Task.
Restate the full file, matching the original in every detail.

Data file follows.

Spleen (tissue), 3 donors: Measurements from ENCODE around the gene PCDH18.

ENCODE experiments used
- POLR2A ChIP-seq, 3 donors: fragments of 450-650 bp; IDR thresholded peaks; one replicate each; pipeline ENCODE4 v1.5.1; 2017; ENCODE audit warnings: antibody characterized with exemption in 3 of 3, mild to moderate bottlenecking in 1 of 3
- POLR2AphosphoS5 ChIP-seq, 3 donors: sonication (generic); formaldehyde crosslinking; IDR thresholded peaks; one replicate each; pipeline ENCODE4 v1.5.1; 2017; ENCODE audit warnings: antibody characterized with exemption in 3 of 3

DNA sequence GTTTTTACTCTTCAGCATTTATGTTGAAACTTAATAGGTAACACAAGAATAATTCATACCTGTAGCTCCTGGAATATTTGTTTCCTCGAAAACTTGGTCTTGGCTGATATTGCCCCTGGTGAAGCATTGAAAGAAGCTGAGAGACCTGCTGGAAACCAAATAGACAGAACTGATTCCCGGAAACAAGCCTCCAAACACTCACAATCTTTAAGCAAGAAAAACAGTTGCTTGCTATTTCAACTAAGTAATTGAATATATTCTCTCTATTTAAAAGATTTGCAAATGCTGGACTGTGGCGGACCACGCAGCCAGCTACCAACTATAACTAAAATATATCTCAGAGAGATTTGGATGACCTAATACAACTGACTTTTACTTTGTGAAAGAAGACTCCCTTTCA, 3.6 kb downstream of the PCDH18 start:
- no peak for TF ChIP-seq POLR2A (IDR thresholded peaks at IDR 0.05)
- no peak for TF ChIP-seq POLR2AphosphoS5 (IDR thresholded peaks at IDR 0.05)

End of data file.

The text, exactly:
Spleen (tissue), 3 donors: Measurements from ENCODE around the gene PCDH18.

ENCODE experiments used
- POLR2A ChIP-seq, 3 donors: fragments of 450-650 bp; IDR thresholded peaks; one replicate each; pipeline ENCODE4 v1.5.1; 2017; ENCODE audit warnings: antibody characterized with exemption in 3 of 3, mild to moderate bottlenecking in 1 of 3
- POLR2AphosphoS5 ChIP-seq, 3 donors: sonication (generic); formaldehyde crosslinking; IDR thresholded peaks; one replicate each; pipeline ENCODE4 v1.5.1; 2017; ENCODE audit warnings: antibody characterized with exemption in 3 of 3

DNA sequence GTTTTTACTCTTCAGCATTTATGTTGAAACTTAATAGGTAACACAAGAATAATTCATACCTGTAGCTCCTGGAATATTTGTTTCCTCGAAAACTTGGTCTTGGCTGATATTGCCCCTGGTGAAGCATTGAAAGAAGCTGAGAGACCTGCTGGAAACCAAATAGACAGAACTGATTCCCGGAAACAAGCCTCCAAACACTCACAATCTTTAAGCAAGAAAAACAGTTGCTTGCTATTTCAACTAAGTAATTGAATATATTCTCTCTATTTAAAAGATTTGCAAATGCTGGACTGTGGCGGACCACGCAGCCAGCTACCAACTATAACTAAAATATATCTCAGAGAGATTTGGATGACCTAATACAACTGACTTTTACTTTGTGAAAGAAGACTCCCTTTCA, 3.6 kb downstream of the PCDH18 start:
- no peak for TF ChIP-seq POLR2A (IDR thresholded peaks at IDR 0.05)
- no peak for TF ChIP-seq POLR2AphosphoS5 (IDR thresholded peaks at IDR 0.05)